David Kepesh (Ben Kingsley) is a seasoned art critic. After emancipating himself from an unhappy marriage, he began a life of meaningless sexual conquest, most of whom are students from the college at which he teaches. For years he is content with this lifestyle, but all that changes when he meets Consuela Castillo (Penélope Cruz). She is beautiful, smart and in need of wooing before she’ll end up between his sheets. But with unbridled passion and eventual love comes fear and it can be difficult to overcome – especially for a man who’s so unconsciously guarded.

David’s anxieties are illustrated in life-like vignettes that are not shown to be false until after they’ve inflicted their impact. He’s a man trapped in adolescence but as his situations become more adult, he struggles with the need to grow up. David endures many loses but it is through this pain that a better man emerges.

Kingsley is perfection in this role; it is easy to see why these women flock to his bedroom as he exudes charm and sophistication. Cruz is naturally beautiful, despite a couple of unflattering haircuts, and her relationship with Kingsley is sweet and plausible. Dennis Hopper has a supporting role as David’s adulterous friend but his appeal is a little less comprehensible.

The DVD bonus feature, “The Poetry of Elegy,” is a series of interviews with the cast and director Isabel Coixet cut with scenes from the movie.

It would seem Quentin Tarantino is making it his personal mission to revive the exploitation picture for the 21st century.

Pistolero (Larry Bishop) is the leader of the Victors biker gang. His right hand is The Gent (Michael Madsen) and the newly initiated Comanche (Eric Balfour) is quickly rising through the ranks. Meanwhile, absent rival gang the Six Six Sixes have returned and are causing dissent in the Victors’ ranks. But Pistolero has been awaiting this reemergence to exact revenge on Sixers leaders The Deuce (David Carradine) and Billy Wings (Vinnie Jones).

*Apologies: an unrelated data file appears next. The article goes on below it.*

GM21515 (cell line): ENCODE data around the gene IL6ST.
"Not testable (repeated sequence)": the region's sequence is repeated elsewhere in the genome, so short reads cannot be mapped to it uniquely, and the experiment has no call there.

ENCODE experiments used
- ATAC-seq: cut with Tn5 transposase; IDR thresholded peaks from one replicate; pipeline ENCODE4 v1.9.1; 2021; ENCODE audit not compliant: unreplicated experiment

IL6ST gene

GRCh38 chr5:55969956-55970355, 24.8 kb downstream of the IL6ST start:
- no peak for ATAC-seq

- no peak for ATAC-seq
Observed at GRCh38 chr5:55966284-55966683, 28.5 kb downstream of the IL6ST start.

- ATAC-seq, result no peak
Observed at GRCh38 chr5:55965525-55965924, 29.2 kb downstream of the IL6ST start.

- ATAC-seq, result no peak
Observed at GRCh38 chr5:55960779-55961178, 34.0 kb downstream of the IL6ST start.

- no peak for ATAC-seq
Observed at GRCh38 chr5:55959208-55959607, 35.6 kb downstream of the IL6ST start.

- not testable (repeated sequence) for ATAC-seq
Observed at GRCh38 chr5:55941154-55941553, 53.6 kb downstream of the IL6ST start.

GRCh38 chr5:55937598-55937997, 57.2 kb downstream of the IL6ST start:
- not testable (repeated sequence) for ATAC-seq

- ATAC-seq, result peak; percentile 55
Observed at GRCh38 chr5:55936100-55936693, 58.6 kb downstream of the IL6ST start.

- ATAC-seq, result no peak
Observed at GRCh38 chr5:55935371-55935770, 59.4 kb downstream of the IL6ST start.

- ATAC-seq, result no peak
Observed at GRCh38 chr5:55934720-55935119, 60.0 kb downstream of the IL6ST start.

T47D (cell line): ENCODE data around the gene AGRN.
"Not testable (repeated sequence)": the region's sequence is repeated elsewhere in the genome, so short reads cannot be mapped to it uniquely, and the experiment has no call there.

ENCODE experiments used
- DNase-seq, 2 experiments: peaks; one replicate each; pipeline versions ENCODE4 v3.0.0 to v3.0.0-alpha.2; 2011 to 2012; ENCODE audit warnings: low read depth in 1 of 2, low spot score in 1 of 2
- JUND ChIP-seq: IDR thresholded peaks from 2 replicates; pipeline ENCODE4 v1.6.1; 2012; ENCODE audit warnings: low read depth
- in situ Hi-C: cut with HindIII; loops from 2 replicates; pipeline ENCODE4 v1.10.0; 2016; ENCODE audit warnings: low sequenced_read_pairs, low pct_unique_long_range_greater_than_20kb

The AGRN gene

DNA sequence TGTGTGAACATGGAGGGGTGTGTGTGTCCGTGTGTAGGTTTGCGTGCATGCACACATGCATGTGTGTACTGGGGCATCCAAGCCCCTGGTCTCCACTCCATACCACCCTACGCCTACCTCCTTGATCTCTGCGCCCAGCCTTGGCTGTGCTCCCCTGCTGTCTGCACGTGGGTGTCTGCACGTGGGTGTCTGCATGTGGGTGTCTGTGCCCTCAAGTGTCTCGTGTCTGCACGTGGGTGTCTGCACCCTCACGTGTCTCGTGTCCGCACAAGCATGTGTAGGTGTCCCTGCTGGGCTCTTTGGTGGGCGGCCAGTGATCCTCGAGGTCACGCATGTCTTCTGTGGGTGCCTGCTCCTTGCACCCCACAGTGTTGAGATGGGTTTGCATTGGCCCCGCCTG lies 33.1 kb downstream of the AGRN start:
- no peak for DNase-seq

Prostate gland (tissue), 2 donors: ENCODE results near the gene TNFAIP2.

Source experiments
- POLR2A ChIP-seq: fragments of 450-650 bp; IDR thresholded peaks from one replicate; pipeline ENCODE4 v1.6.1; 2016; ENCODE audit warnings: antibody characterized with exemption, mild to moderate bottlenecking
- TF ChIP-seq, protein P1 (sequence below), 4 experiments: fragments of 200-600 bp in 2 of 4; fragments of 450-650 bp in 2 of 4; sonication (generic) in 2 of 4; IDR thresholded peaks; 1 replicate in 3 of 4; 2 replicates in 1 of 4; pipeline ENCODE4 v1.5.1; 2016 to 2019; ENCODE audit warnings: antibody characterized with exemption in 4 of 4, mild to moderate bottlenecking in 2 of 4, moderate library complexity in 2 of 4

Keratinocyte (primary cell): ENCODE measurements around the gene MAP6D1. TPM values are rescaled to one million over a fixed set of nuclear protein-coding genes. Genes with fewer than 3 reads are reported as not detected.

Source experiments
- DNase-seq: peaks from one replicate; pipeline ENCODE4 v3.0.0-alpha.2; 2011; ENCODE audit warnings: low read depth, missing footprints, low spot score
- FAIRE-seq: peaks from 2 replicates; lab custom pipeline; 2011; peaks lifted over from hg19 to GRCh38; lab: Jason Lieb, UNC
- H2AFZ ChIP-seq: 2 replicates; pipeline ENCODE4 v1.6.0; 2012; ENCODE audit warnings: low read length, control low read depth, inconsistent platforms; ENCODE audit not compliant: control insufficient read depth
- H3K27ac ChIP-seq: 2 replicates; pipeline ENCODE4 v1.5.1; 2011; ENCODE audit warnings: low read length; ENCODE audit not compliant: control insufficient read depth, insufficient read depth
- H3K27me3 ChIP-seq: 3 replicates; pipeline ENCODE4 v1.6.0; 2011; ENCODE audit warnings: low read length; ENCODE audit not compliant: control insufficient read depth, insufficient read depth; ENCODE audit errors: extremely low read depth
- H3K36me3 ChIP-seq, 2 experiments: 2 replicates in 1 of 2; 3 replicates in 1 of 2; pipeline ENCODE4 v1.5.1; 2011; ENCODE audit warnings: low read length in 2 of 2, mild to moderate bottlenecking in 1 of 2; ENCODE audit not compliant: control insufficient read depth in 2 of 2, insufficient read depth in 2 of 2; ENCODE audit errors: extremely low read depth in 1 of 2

All players are loyal to the three Bs: bikers, beer and booty – especially the latter two. That said, I don’t think I’ve ever seen that many naked breasts in a non-erotic film. Bishop, who also wrote and directed, says he wanted the scenes to appear ”sensual” but he seems to have only used pornography as a reference point to achieve his goal. Furthermore, if Pistolero had spent less time getting laid and more time managing, he may have had better control of his crew.

It’s easy to see Tarantino had some say in the casting as several of his regulars have a role in this production and each of them brings what you would expect to these archetypes they’ve previously portrayed. Newcomer to the scene, Balfour, once again demonstrates his ability to adapt and appear natural in any role. On the other hand, Bishop should have put more consideration into staying behind the camera because amongst such talented actors, his lack of ability is plain. He also should have thought about bringing in a co-writer to resolve the confusion that surrounds the back-story – or maybe that’s an editing problem.